barrier, unbridgeable gulf of distance between us, 
even mother and child, that isolate unsurmountable 
wall that locks us, from our beginnings, in the absolute 
loneliness of selfhood. We believe we can, that if 
we do it right, the barrier will vanish, enlightenment
will tear down that prison, banish the suffering 
we need not inherit, pass on. We can’t.


In raw rain, I plant a hundred
crocus in the backyard lawn. I want more
clematis, peonies. What fits in my life,
where? Yesterday, the doctor I see every
six months to check for growths says 
yes, it takes ten years to create a garden.
I’ve begun.

Sandra Kohler’s third collection of poems, Improbable Music, appeared in May, 2011 from Word Press. Her second collection, The Ceremonies of Longing, winner of the 2002 AWP Award Series in Poetry, was published by the University of Pittsburgh Press in November, 2003. An earlier volume, The Country of Women, was published in 1995 by Calyx Books. Her poems have appeared over the past thirty-five years in journals including Prairie Schooner, The New Republic, Beloit Poetry Journal, APR, Natural Bridge, The Missouri Review, The Gettysburg Review, The Southern Review, and The Colorado Review.


Michael Ray

The Auk-House

She digs a circle into the hill 
overlooking the pier and horse-shoe cove, 
a foundation-ring of pebbles and rocks 
pounded flat with a water-logged plank.

She fillets mackerel dries each spine, 
presses them into the earthen floor;
threads haddock and cod on long willow sticks 
builds a tower, five fish thick,
covered in carrageen, wood-ash and clay.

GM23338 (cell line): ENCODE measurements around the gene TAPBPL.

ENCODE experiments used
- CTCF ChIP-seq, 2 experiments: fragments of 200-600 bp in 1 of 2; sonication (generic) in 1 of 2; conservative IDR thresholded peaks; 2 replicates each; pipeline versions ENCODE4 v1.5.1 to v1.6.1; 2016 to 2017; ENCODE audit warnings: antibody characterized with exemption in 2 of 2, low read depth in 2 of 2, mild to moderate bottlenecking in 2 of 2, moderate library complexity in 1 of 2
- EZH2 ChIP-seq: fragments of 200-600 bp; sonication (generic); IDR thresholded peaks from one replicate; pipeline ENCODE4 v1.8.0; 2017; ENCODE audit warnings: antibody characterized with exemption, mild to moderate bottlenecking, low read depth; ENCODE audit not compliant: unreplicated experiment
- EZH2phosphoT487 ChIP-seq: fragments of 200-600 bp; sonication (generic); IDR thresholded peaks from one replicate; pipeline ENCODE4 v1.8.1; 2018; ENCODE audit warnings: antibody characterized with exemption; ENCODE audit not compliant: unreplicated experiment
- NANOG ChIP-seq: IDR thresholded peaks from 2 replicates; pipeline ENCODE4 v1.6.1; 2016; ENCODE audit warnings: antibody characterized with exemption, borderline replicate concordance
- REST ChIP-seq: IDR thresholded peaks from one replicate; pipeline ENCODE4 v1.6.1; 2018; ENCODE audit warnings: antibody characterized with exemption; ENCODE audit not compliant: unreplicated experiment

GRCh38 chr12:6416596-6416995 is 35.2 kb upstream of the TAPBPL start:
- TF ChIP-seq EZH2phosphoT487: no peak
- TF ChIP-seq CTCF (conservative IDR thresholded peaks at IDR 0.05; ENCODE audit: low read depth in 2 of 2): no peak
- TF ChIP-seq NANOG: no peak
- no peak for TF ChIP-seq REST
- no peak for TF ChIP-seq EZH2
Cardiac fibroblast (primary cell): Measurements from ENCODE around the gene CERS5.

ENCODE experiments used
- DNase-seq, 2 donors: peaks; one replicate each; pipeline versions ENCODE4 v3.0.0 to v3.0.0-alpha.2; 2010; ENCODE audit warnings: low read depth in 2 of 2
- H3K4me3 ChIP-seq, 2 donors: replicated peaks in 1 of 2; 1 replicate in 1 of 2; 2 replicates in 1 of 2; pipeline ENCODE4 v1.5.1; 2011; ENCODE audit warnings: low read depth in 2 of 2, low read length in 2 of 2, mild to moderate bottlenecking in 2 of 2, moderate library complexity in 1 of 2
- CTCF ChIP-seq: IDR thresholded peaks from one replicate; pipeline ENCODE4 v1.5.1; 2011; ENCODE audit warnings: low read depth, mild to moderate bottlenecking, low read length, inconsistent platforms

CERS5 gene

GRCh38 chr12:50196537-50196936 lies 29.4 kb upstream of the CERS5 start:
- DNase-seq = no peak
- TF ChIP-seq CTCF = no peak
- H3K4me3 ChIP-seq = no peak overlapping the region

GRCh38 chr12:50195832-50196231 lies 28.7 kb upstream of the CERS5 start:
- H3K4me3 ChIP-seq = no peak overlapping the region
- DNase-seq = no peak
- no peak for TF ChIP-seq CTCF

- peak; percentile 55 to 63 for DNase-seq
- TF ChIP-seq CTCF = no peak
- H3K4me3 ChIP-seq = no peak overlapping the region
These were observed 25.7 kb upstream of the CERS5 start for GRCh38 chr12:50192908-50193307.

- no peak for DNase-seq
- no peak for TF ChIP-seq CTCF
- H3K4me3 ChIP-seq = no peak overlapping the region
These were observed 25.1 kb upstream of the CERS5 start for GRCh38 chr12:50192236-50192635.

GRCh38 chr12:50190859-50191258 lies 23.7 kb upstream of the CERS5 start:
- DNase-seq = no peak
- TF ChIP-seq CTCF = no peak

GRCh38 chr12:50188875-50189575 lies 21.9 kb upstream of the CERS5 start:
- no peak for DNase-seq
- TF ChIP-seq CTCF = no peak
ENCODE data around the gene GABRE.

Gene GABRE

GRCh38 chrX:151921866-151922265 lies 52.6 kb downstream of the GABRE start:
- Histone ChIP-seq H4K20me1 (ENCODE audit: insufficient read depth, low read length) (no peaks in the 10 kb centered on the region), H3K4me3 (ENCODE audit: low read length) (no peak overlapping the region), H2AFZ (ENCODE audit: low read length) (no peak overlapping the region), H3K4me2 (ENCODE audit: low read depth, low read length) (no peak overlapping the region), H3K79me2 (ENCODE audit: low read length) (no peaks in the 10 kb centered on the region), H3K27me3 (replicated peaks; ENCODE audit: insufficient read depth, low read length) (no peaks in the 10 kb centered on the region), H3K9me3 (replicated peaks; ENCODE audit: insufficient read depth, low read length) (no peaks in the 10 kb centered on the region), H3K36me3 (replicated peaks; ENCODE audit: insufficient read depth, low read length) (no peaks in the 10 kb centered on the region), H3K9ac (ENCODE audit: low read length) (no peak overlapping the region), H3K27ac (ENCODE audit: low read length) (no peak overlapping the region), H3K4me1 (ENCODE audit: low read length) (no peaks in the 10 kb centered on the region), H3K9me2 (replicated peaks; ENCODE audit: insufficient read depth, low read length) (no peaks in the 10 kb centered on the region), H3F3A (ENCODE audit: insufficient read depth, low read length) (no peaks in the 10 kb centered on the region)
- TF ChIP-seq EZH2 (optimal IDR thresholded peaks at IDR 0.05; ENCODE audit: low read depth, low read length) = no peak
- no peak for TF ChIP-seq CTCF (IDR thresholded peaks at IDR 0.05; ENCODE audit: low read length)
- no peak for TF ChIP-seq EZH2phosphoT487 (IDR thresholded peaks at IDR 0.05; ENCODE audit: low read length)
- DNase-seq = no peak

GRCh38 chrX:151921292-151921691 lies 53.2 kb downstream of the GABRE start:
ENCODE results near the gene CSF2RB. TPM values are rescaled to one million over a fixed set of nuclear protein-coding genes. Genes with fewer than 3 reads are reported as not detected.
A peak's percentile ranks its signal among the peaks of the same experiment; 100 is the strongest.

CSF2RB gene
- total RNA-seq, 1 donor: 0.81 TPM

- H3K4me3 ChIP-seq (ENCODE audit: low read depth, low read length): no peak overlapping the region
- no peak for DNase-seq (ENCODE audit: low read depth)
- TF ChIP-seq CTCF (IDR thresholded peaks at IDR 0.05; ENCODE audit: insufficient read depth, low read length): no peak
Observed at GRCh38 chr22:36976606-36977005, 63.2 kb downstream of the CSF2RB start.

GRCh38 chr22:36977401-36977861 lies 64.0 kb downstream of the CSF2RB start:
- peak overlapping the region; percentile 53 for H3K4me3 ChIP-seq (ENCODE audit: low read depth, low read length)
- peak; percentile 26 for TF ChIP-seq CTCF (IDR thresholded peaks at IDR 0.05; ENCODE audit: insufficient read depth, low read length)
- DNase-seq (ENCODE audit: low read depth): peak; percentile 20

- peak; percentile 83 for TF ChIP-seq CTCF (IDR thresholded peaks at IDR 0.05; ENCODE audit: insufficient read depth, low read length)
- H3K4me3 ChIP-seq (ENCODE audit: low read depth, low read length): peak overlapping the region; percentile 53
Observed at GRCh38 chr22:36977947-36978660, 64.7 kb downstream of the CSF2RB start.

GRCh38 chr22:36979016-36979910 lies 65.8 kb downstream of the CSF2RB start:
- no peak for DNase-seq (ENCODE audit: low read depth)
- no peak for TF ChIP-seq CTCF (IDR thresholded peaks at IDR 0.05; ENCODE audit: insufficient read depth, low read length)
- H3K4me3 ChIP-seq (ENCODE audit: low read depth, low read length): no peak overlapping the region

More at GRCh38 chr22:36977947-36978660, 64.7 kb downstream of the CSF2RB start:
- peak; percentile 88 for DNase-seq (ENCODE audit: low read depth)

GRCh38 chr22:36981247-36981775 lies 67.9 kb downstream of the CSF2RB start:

With the back of a spoon she rubs the walls, 
exposes a constellation of eyes, 
cuts out a moon-window facing the sea, 
pricks, with a whitethorn, nine hundred scales, 
stitches and hangs them with strands of her hair, 
to make up a mirror and scatter the light. 

On the beach she gathers six ribs from a whale, 
cobbles them into a frame for the roof; 
tempts two seals with buckets of fish, 
removes their skins with a razor-sharp knife, 
covers the rafters to keep out the night. 

The beak of an auk tied overhead, 
turns on its shadow into the tide
as she lies inside, on a bed of brown kelp, 
closes her eyes, head full of him, 
thinks back to the morning they kissed on the quay, 
and she watched and waved as the wake of his boat 
spread all the way to the edge of the world, 
to the end of the world.

Michael Ray is a glass artist living in West Cork. His poems have appeared in: The Moth, Asylum, Poetry 24, The Irish Independent, The Shop, Cyphers, and The Bare Hands Anthology. In 2012 he was shortlisted for the Cúirt New Writing Poetry Prize, and won second prize in the Fish poetry competition. In 2013 he was shortlisted for the Hennesy award.

Jay Sizemore

My New Bed

Tonight I sleep in an ashtray,
last night I slept on the couch,
my body squeezed into a space
it was not meant to fit,
like an accordion stuffed into
a coffee can
or a human being inside
a dog house inside a grave
being shoveled over
with eggshells.

I prefer the ashtray,
my feet do not hang
off the edge of my new bed.
Instead, I sleep sound,
I drink in the night whispers
of ghostly conceptions,
the dark stains of
premarital virginity,
phantasms of former selves
that wrap around me
like supernatural blankets.

I dream.
I wake up.
I wash off the scent of smoke,
the aftermath
of living inside
a burning house.

Jay Sizemore writes poetry because he needs to. His attention span is too short to write novels. Blame the internet. Some of his work has seen daylight in journals online and in print. Although he considers a day job to be the enemy of imagination, he has found poverty to be the cruelest of muses. He lives in Nashville, TN with his wife and three cats.

Noel Duffy


He looks adrift standing there 
beneath the glass and concrete 
of the university Arts Block building, dressed 

in sloppy collegiate tweed, his hair 
grey and unkempt. His fingers grip 
a plastic spoon as he works the tea-bag 

hard against the side of the cup, mumbling